Today, my fellow citizens rise to mark the 152nd anniversary of our independence from Great Britain, a holiday known as Canada Day.
This is surely among the planet’s least inspiring names for a national celebration. Americans stand up and salute on Independence Day; the French remember the French Revolution on Bastille Day, and Ethiopians rejoice when the Finding of the True Cross Day rolls around.
From 1879 to 1982 July 1 was known as Dominion Day, to acknowledge our passage from a collection of British colonies to becoming the Dominion of Canada, but that term was thrown out for having a Christian origin (Psalm 72:8) and for a lack of a suitable French equivalent. Not for the first time (nor the last) was a Canadian symbol with historical meaning turfed in favour of a bland alternative.
In 1965 the Pearson government, amidst a storm of controversy, dropped the Canadian Red Ensign (the flag under which our armies had fought two world wars) as our national banner in favour of an abstract floral emblem.
Shortly thereafter, the Canadian coat of arms was stripped from our mail boxes and our armed forces lost their distinctive identities. Out went traditional navy blue, sky blue and khaki and in came a green outfit reminiscent of those worn by gas station attendants. Out went reminders that our constitutional head of state was in fact a hereditary monarch — farewell Royal Canadian Air Force and Her Majesty’s Canadian Ships – and gone were traditional air force ranks such as Squadron Leader or naval ranks such as Petty Officer, to be replaced by army terminology: sergeant, colonel, etc.
When you denude a country of its long-standing symbology, you erode its national identity. In the minds of some politicians and academics this is actually a good thing. They fear nationalism, seeing it as a dangerous kind of chauvinism, and work to make Canada a blank slate on which social engineering can create something marvelous and new, divorced from history and lived experience. Pride in one’s country’s accomplishments becomes a sin and inoffensiveness becomes the highest virtue.
We can see this when our current Prime Minister recoils at calling female genital mutilation, forced marriage, or honour killings “barbaric practices” – this, he has said, is being overly judgmental because the Canadian government should make an “attempt at responsible neutrality” in its terminology. This same leader has opined that there is “no core identity, no mainstream in Canada….There are shared values — openness, respect, compassion, willingness to work hard, to be there for each other, to search for equality and justice. Those qualities are what make us the first post-national state.”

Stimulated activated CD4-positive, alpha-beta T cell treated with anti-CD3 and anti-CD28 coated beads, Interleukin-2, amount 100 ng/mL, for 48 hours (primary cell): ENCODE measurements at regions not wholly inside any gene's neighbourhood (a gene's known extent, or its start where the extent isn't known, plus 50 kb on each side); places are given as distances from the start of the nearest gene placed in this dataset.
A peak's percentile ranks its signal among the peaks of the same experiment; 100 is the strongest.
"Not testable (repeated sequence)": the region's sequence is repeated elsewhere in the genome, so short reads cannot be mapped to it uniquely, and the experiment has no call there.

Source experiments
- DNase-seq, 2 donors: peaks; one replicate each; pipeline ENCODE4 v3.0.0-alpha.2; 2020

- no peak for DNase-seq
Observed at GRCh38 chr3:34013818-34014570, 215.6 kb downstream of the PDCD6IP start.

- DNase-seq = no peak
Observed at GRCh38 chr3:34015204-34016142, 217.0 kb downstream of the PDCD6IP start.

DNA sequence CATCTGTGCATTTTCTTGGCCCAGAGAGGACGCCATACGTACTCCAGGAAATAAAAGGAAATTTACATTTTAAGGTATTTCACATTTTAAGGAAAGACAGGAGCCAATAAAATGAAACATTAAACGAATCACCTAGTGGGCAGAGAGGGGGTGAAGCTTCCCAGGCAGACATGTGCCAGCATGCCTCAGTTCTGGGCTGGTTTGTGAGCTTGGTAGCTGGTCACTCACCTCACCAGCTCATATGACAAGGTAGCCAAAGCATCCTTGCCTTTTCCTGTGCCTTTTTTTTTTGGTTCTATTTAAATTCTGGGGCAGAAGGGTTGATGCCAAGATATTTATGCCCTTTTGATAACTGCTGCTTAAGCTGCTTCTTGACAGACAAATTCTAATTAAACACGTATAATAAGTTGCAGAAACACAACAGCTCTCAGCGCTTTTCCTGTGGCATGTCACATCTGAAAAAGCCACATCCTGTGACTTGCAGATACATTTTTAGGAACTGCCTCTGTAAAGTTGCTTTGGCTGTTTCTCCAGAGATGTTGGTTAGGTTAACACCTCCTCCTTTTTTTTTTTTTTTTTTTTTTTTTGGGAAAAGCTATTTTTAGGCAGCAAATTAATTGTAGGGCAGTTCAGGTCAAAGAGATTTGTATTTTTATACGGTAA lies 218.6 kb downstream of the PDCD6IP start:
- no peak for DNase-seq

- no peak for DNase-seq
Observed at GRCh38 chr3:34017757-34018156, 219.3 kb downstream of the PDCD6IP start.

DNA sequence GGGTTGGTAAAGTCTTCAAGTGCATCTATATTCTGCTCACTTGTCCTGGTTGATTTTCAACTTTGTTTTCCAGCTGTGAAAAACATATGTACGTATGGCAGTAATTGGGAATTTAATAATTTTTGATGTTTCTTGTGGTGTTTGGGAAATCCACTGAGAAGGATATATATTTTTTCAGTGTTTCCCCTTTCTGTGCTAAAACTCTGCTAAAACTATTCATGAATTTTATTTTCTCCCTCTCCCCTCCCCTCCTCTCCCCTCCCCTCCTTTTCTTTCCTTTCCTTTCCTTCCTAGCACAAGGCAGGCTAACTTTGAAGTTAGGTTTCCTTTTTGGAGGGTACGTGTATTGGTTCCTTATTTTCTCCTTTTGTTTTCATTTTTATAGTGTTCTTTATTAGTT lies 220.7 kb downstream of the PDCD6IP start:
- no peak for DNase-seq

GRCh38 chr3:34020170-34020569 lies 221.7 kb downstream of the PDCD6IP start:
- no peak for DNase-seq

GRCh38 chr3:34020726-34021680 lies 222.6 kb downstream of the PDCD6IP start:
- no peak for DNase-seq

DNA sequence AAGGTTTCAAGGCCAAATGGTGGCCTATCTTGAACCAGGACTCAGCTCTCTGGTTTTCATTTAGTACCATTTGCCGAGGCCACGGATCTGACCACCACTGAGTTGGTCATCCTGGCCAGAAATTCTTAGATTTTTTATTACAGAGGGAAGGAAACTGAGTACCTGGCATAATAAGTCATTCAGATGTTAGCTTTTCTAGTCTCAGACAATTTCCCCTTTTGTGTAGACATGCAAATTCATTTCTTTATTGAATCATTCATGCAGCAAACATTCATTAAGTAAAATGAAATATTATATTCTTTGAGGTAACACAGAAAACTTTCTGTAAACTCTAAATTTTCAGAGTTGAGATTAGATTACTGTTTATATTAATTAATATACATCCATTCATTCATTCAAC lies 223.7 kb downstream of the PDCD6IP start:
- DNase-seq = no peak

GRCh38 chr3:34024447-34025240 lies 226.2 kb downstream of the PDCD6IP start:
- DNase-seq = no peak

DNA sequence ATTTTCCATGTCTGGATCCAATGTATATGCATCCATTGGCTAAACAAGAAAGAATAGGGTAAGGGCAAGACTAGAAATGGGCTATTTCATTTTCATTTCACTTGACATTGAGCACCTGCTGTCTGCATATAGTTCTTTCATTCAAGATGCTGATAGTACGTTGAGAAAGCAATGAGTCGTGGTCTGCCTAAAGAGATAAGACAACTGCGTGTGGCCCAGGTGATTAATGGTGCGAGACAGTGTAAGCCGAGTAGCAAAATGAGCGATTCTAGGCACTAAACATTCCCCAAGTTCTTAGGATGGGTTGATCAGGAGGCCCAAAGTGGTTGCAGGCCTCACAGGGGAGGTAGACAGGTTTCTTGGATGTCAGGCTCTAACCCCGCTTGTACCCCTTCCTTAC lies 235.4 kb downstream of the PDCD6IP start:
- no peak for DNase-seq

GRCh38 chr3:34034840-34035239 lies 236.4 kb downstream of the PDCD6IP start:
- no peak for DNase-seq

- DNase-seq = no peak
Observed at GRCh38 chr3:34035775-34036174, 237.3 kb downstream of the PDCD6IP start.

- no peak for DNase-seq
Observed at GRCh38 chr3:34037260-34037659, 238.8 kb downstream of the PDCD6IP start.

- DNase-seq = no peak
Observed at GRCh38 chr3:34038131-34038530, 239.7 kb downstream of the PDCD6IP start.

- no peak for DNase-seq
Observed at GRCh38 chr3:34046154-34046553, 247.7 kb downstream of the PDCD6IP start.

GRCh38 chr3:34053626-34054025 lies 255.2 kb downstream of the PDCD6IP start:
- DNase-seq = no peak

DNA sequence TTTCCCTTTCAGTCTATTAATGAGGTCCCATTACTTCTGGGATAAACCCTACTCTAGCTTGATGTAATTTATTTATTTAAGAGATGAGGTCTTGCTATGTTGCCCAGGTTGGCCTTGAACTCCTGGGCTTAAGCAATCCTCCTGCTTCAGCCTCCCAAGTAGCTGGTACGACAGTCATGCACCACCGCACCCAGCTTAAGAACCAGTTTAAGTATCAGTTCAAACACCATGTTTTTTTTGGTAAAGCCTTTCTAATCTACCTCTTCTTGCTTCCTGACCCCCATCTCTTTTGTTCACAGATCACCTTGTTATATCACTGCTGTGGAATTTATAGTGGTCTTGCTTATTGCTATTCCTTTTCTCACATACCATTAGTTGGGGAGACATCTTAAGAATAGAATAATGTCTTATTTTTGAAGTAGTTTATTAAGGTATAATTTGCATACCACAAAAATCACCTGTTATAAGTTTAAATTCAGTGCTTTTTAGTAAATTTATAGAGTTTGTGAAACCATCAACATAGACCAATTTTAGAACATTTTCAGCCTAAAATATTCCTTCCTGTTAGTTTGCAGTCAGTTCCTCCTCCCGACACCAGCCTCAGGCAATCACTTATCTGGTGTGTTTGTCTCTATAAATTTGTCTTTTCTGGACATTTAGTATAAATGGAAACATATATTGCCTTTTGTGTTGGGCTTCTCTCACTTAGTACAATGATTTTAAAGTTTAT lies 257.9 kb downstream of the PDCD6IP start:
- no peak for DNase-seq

Despite this prime ministerial vision, Canada is far from being either post-national or devoid of a core identity. And we have deeper values than just being well-meaning and harmless. Try sitting in a sports bar watching our men or women play the American team at hockey and tell me that we are not nationalistic. Make a list of the world’s bad guys that Canadians have died fighting and you will see the sorts of things we viscerally oppose. The world would have been a different place if we had not stood up to Kaiser Wilhelm, Benito Mussolini’s fascist legions, Adolf Hitler’s panzer divisions, Islamic State terrorists, Chairman Mao’s People’s Liberation Army, Kim Il-Sung’s North Koreans, the Taliban, murderous Balkan militias, and Congolese warlords (And let’s not forget the USA – we’ve beaten back three of its invasions to preserve our independence).
Despite a government that forbids public access to a memorial to those who died fighting in Afghanistan, most Canadians are proud of their national armed forces and what they have done to protect freedom and the innocent.
Somewhere along the line, someone decided that we should be known as a people unwilling to celebrate our past and instead to perpetually apologize for our ancestor’s actions. We have begged forgiveness for the ill treatment of European Jews on the liner MS St. Louis, for the Indian Residential School system, for the head tax on Chinese immigrants, the internment of Japanese Canadians during our war with Japan, and the refusal to accept Indian immigrants on the Komagatu Maru in 1914.
Most astonishingly, we have apologized for trickery by British officials in capturing a gang of murderers years before the foundation of Canada. The statutes of our heroes from bygone days have been torn down for their failures, centuries ago, to think as we do today. Even the architect of the Canadian state, John A. Macdonald, has been found to be insufficiently virtuous to be celebrated – his very name on a school is deemed to create “an unsafe environment for kids to learn and work in.”
Perhaps to counter, just for a single day, our national breast-beating over the sins of the past, our politicians should spend today saying what it is that makes them proud to be a Canadian.
Gerry Bowler is a Canadian historian and a Senior Fellow of the Frontier Centre for Public Policy